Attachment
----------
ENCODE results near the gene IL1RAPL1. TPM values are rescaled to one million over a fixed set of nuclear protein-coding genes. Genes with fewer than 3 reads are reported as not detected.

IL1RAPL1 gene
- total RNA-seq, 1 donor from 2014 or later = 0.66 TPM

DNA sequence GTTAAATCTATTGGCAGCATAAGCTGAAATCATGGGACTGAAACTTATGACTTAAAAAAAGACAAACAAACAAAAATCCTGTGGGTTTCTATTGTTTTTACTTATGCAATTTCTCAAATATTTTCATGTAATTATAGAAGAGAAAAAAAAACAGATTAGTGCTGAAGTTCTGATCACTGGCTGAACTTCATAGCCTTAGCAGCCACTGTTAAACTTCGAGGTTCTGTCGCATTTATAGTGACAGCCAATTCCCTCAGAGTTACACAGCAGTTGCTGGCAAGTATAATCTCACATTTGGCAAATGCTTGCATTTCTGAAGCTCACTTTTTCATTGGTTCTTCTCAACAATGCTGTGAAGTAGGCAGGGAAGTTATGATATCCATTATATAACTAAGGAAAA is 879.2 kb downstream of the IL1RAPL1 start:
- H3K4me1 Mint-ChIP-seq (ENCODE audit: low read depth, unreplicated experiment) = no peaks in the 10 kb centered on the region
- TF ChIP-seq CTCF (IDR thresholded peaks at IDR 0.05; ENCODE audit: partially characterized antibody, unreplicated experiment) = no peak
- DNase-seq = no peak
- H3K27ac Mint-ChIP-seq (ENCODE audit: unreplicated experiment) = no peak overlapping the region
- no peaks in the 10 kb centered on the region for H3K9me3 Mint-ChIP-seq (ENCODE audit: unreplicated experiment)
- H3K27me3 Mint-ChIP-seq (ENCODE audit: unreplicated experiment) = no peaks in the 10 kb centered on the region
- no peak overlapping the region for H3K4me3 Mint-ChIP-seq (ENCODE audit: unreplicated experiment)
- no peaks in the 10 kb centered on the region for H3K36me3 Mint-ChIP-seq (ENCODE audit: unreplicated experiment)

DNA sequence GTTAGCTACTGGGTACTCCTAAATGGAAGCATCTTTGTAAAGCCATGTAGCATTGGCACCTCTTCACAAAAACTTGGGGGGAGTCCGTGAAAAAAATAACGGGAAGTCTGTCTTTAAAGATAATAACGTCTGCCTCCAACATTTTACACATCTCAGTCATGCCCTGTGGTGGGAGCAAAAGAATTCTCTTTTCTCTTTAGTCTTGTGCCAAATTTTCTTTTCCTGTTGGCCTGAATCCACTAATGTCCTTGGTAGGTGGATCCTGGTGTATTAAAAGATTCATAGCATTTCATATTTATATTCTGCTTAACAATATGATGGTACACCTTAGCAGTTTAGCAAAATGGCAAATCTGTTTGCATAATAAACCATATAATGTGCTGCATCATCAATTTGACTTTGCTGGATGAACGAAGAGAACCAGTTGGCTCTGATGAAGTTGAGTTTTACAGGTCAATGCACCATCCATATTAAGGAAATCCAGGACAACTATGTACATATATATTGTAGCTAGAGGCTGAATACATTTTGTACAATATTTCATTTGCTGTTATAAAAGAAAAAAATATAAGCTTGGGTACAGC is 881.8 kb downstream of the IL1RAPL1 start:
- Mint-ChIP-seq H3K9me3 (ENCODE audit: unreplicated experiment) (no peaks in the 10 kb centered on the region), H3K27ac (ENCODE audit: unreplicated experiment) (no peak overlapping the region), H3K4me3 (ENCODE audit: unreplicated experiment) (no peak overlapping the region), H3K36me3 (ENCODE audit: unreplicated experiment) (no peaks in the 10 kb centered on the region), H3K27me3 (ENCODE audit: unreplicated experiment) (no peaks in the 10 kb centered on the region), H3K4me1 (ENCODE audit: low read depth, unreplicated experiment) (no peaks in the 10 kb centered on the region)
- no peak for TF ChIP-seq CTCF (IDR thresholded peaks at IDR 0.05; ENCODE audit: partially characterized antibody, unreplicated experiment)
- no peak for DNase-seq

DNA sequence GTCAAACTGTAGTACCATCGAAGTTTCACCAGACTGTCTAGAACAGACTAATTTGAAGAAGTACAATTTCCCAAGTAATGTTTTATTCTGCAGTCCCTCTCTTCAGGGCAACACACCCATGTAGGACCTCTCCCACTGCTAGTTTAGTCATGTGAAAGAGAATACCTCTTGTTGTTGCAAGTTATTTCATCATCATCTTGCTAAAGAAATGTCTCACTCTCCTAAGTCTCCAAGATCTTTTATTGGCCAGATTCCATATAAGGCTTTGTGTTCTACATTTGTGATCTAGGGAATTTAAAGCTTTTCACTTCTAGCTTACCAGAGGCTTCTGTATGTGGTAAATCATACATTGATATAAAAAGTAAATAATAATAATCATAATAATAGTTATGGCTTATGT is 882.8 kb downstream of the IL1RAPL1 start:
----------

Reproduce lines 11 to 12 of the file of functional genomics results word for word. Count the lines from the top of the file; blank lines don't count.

- no peak overlapping the region for H3K4me3 Mint-ChIP-seq (ENCODE audit: unreplicated experiment)
- no peaks in the 10 kb centered on the region for H3K36me3 Mint-ChIP-seq (ENCODE audit: unreplicated experiment)